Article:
Bible Reading Blog

Bible Reading Blog

“Establishing A Priority”

Categories: Congregational Bible Reading

BIBLE READING: 1 Samuel 21

To escape Saul’s murderous plot, David sought assistance from a priest named Ahimelech (1 Samuel 21.1-9). While David’s request seems straightforward – give me some food (21.3) – the situation was complicated. David’s story was sketchy given his well-known conflict with Saul. Furthermore, the only food available was holy bread set aside for the priests to eat (1 Samuel 21.4; cf. Exodus 25.4 & Leviticus 24.5-9). After some questioning, David is given the bread and he goes on his way.

The assessment of David’s conduct in this incident has long puzzled scholars. The challenge to understand it is further complicated as Jesus seems to give approval to David’s actions (Matthew 12.1-8; Mark 2.23-28; Luke 6.1-5). The challenge scholars face seems to be did God approve of David breaking his law? It’s certainly an episode with which we must wrestle.

As Jesus cited this episode, he makes this point: Just as the Sabbath regulations were given for the good of man (Mark 2.27), so also, the holy bread was for the good of the priests. Although under normal circumstances the Law required this food only be consumed by “Aaron and his sons… in a holy place” (Leviticus 24.9), there is precedence for some laws to be set aside if higher level considerations warranted, especially the preservation of life (consider Jesus’ comments in John 7.22; Luke 14.5). As Ahimelech considered the circumstances and his role as priest of God, he mercifully allowed David to eat the bread to preserve his life.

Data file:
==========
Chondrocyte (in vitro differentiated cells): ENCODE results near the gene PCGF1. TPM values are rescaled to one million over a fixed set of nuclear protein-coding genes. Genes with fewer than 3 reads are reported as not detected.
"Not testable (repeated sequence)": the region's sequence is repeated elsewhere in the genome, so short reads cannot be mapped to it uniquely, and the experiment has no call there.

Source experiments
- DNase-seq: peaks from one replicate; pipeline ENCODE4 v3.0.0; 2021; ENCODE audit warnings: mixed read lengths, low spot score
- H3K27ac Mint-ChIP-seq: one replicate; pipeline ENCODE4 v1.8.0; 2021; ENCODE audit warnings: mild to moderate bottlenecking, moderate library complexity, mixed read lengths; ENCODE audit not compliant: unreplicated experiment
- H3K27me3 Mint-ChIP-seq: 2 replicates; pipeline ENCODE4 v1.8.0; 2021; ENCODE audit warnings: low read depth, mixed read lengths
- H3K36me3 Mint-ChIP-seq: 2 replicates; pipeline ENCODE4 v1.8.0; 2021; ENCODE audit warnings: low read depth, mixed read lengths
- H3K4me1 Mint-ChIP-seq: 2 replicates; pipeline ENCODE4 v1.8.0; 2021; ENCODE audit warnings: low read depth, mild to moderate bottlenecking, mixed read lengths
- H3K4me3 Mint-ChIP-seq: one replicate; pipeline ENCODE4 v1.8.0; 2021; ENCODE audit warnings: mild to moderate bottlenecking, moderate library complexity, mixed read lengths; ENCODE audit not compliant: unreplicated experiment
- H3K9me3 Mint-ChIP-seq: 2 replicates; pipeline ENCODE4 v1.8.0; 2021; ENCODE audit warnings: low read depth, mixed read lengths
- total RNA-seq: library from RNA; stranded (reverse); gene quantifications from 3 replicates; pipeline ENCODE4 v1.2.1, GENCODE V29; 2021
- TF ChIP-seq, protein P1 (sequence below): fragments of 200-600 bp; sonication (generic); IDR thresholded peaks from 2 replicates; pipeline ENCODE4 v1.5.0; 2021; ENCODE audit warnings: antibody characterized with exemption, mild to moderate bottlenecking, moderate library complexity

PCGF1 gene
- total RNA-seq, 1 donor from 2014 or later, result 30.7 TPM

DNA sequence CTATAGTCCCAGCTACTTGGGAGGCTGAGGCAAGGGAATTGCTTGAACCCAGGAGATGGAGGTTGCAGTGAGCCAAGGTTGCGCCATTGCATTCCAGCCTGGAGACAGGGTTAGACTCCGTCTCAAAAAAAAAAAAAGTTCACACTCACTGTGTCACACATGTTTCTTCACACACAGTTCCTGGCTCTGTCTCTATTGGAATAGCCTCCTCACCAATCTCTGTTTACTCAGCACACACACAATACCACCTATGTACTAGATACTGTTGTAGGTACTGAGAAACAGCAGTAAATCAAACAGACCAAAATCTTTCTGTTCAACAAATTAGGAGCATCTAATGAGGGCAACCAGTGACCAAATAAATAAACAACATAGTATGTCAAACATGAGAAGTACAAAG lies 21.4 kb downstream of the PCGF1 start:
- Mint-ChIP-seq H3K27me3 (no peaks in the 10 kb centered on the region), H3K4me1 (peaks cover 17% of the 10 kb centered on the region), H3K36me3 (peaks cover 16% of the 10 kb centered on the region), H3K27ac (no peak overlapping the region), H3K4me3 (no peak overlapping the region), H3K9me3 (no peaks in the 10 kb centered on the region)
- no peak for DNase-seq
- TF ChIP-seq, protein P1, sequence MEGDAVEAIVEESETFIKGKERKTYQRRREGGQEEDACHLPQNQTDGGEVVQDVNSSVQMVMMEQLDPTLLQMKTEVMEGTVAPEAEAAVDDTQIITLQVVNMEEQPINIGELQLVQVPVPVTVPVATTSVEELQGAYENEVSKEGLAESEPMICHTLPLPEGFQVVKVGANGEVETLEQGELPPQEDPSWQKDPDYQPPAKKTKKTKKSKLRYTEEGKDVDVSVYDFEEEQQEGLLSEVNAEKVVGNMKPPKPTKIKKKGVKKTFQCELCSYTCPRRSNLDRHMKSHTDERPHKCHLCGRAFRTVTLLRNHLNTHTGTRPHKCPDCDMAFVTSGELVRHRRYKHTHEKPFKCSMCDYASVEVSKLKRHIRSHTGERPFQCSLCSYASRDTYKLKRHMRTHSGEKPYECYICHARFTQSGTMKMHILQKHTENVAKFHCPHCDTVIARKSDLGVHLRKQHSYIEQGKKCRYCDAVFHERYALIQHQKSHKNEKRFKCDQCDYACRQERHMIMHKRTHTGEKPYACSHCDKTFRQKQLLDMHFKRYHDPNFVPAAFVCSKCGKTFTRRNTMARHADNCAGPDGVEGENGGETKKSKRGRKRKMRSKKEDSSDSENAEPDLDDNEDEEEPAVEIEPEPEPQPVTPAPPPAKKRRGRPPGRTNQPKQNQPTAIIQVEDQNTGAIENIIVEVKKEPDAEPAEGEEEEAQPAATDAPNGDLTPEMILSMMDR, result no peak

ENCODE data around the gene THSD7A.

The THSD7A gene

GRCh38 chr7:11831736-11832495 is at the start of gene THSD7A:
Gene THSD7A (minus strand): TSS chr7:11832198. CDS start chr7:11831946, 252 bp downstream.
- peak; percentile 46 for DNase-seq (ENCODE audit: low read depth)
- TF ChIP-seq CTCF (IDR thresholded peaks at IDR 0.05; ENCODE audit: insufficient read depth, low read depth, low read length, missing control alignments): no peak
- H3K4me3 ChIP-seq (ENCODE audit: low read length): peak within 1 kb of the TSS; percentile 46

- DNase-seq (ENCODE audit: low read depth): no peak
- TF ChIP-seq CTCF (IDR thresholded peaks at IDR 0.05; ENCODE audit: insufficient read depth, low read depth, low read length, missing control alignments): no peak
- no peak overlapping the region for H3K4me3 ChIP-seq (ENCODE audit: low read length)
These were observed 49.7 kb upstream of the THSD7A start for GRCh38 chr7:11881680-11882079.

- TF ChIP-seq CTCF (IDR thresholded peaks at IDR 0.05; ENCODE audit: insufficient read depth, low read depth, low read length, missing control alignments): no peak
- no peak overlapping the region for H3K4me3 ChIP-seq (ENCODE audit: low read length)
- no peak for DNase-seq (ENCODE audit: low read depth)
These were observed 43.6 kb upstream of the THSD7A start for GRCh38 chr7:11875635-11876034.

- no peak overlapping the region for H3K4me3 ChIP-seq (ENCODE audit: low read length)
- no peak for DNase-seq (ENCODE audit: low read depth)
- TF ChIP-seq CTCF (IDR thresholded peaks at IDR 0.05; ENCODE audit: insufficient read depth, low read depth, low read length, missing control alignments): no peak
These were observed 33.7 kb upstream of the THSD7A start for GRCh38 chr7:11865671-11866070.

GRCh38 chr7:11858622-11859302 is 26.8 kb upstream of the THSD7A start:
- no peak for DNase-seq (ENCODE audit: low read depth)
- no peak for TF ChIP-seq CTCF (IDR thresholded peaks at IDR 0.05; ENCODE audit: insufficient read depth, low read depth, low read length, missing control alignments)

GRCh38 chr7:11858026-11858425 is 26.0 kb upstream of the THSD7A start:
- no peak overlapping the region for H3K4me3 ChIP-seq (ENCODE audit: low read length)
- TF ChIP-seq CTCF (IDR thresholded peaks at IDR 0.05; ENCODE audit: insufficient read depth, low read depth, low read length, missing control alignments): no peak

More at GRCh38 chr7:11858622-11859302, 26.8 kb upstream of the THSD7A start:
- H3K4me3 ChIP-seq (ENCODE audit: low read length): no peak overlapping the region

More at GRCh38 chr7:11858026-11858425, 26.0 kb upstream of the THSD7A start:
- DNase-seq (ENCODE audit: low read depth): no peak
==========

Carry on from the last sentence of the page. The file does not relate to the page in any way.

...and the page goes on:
So, what does it mean? The scriptures teach a contrast between mercy and law. Not that they are in conflict, but rather they complement each other. The law is by nature intended to bring condemnation by creating awareness of sin and its logical consequences (Romans 7.7). But we know that all have sinned and are doomed without mercy (Romans 3.23). Indeed “God has consigned all to disobedience that he might have mercy on all” (Romans 10.32). Therefore, mercy triumphs over judgment (James 2.13), as it is God’s prevailing nature to seek the good of humanity.

Jesus’ approval of David’s actions does not imply that obedience to God’s commands is irrelevant. Instead, he is establishing a priority. We must be diligent in our obedience to God without “neglecting the weightier matters of the law: justice, mercy, and faithfulness. These we should do without neglecting the other” (Matthew 23.23).

Paul would say it like this in his chapter about love: “If I give away all I have, and if I deliver up my body to be burned, but have not love, I gain nothing” (1 Corinthians 13.3). Although these actions are in alignment with scripture, they are worthless without a proper attitude. If our practice of faith doesn’t produce mercy towards others as we honor God, we’re not doing it right. All that we do must be framed in the context of mercy if we are to properly imitate the nature of God.

“…The LORD, the LORD, a God merciful and gracious, slow to anger, and abounding in steadfast love and faithfulness, keeping steadfast love for thousands, forgiving iniquity and transgression and sin, but who will by no means clear the guilty, visiting the iniquity of the fathers on the children and the children’s children, to the third and the fourth generation” (Exodus 34.6-7)